According to EWeek’s Blog Buzzword Compliant’s article “That’s Why They Call It The Bleeding Edge”, WordPress developers, like many other open and source software programmers, are battling with backwards compatibility issues as they move forward with advancements in other support software programs.
It happens all the time with proprietary software upgrades–and often, it happens on Microsoft’s “Patch Tuesday.” You get the latest update, and load it up (hopefully in a test environment) only to find that it breaks something else–like that legacy application with some dependency that just got destroyed by the upgrade.
But it’s an increasing problem in the open-source realm as well. As projects reach major forks in the road (and the code) in an attempt to add new features or close potential security issues, other projects that have depended on common development practices that worked on previous versions either have to rush to fix broken code or force their user base to stick with older (and potentially vulnerable) infrastructure elements.
Take, for example, the great weblogging software, WordPress. Take the current, and try to install it on a machine with a default installation of the latest version of MySQL — version 5.0.1– and with PHP 5. Just try.
I did. It wasn’t pretty. I ended up having to create a new instance of MySQL that ditched the “strict” SQL mode that 5.0 runs in by default.
Both MySQL 5 and PHP 5 have major functionality additions that required a break with backward compatibility. This is something the WordPress committers are working on for their 2.0 release, which is in beta.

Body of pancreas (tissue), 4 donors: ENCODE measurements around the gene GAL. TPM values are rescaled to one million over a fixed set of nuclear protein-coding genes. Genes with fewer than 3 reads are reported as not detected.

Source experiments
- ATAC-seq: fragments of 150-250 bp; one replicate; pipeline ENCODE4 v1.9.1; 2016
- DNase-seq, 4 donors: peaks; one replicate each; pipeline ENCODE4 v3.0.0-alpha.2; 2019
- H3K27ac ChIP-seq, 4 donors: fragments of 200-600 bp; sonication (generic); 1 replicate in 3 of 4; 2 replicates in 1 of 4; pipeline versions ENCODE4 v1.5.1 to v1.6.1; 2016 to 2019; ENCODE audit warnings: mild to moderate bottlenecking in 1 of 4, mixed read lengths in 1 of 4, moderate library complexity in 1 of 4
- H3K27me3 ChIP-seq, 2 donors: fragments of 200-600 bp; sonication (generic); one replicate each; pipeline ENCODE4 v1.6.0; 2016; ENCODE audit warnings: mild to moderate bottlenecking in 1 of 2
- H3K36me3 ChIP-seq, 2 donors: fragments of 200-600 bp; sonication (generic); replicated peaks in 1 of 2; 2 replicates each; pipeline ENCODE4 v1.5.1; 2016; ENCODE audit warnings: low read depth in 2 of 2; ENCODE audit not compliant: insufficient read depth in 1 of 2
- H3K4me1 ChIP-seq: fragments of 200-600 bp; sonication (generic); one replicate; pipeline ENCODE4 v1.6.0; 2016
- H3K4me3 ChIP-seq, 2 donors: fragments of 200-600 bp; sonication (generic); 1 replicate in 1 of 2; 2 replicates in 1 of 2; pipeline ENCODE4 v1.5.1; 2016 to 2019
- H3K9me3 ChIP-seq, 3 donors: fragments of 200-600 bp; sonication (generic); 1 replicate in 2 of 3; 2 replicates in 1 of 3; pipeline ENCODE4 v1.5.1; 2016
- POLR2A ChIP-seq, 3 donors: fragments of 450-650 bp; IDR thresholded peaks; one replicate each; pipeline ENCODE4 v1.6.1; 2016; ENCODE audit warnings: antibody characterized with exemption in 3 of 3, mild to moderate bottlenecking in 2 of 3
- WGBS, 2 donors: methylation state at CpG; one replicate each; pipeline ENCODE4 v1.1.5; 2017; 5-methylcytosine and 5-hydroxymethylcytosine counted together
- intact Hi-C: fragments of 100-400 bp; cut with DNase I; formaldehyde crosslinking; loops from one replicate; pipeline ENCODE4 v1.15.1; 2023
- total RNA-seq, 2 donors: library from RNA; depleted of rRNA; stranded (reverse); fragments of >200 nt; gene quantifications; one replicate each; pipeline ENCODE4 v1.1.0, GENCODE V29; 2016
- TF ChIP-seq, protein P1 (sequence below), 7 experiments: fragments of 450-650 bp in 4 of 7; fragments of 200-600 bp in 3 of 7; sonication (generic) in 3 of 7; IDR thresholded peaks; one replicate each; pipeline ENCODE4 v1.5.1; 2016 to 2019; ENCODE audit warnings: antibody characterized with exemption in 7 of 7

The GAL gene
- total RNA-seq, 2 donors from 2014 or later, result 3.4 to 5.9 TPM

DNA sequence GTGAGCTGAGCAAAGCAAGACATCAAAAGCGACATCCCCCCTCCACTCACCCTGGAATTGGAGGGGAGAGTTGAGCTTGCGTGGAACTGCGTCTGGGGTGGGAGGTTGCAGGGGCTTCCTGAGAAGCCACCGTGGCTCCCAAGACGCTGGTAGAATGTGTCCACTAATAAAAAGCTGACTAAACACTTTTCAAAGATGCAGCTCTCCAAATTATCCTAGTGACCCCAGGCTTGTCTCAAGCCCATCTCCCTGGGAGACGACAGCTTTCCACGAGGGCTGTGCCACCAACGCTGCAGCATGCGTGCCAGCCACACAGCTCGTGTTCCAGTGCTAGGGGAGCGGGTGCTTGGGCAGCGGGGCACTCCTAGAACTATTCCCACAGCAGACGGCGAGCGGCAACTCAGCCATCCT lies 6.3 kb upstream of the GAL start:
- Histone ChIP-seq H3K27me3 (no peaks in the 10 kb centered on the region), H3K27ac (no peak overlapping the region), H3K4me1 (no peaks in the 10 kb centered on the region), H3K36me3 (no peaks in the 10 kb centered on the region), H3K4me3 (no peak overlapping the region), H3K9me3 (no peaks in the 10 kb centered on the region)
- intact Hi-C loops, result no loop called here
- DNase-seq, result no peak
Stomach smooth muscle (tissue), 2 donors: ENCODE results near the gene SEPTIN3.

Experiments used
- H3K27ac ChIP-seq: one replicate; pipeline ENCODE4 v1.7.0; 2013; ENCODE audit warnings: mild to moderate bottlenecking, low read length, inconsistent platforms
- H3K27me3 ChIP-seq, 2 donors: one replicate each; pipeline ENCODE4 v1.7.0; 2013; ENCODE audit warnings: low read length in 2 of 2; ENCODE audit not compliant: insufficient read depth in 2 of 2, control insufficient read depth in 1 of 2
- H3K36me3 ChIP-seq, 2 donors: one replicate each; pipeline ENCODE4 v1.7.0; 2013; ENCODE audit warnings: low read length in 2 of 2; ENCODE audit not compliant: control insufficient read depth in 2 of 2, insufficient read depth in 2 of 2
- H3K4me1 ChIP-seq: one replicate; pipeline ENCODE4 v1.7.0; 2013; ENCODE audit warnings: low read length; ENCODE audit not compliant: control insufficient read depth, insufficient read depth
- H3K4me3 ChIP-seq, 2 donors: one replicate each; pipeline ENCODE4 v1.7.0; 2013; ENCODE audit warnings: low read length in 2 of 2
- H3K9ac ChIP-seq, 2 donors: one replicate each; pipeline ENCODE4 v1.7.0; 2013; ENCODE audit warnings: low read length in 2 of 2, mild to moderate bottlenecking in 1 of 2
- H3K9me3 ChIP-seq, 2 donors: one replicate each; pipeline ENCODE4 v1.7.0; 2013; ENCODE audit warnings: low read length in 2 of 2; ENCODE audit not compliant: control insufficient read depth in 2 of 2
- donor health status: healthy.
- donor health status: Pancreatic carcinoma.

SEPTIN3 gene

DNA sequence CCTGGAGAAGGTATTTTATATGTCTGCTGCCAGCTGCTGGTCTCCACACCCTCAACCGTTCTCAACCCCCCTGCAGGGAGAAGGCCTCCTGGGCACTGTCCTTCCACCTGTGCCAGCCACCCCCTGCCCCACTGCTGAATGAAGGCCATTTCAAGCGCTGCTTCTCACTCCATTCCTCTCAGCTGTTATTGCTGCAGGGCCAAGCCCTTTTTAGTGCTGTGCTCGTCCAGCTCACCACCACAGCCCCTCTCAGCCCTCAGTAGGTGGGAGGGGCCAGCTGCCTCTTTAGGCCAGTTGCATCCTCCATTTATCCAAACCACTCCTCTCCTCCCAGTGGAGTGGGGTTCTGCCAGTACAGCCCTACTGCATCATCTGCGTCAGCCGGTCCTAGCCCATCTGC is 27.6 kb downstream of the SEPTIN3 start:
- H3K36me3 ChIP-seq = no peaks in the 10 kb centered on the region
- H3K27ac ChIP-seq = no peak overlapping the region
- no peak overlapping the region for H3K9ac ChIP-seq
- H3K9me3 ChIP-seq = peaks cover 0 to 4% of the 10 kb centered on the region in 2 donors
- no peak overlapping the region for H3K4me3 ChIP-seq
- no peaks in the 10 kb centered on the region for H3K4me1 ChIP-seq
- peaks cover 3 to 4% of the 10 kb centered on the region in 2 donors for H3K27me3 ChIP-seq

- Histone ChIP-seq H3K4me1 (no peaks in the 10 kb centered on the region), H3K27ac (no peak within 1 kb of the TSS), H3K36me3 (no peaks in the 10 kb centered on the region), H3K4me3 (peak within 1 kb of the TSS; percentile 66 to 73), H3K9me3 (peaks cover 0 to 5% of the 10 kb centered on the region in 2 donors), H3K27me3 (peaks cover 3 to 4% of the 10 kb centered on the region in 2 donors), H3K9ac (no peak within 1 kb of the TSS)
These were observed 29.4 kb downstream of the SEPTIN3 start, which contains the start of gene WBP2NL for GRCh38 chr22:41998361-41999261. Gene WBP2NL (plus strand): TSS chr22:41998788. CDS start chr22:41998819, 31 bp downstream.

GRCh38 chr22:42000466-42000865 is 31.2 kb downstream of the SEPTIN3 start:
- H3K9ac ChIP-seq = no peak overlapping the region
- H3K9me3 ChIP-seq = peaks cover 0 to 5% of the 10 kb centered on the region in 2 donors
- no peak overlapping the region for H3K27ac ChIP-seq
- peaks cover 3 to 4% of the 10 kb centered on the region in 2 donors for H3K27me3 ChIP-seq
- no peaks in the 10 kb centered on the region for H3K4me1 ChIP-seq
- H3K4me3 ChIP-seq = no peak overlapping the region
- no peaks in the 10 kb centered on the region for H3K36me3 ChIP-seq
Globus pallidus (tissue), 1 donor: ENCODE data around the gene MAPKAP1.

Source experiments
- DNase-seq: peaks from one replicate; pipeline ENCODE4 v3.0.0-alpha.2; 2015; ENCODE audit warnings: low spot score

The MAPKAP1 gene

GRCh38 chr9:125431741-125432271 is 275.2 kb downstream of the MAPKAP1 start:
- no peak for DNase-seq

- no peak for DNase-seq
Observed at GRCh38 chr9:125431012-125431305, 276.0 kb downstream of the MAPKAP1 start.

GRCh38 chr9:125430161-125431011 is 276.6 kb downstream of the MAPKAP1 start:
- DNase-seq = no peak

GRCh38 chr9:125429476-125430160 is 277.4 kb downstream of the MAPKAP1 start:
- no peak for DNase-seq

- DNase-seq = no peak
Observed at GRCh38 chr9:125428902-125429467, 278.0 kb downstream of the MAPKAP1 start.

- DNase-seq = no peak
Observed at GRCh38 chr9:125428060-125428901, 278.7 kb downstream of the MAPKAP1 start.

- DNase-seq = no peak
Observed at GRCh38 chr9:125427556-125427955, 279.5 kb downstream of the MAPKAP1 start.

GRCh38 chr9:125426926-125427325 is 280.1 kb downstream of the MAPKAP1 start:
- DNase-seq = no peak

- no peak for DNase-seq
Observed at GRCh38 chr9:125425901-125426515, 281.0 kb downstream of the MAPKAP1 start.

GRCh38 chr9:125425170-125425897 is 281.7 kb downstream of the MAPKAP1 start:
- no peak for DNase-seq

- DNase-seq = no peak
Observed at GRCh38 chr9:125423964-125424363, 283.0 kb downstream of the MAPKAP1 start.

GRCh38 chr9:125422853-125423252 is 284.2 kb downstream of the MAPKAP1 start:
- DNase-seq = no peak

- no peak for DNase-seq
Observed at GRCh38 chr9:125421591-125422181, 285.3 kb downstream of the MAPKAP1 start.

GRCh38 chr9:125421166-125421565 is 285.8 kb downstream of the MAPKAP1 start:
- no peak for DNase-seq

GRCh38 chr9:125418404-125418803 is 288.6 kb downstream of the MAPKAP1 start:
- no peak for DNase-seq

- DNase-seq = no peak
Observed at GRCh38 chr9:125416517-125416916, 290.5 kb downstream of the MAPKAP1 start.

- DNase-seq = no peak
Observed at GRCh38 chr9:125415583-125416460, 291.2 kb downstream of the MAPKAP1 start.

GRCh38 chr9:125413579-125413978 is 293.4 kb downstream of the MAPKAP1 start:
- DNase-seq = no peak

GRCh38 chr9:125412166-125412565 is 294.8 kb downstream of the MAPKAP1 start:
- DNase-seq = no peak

The current WordPress release breaks to some degree because of efforts to make WordPress backward-compatible with previous versions of PHP.
This is not a major bug or crisis for WordPress users, it’s just the way of the world. I can’t tell you how many times over the past 20 plus years I’ve installed a new version of something, be it major corporate monopolyware, shareware, or freeware, and it didn’t quite “play well with others”. Programming for backwards and forwards compatibility adds bulk to programming code and makes life miserable for both the developers and the users. Somethings got to give and a compromise must be found, and unfortunately, it isn’t always the users who benefit, nor is it the developers.
So that you understand, as of right now, MySQL 5 and PHP 5 don’t play well with WordPress. The issues are being examined and plans made. For now, just like any other software program, read the Hosting WordPress – Installation Requirements to understand what is necessary in order for WordPress to run properly. You may or may not have control over these requirements as they are available from your server host, but if you are also looking for a new host, then these are the requirements you need to ensure they have in order to make your life with WordPress move smoothly. For now. Stay tuned for updates. 😉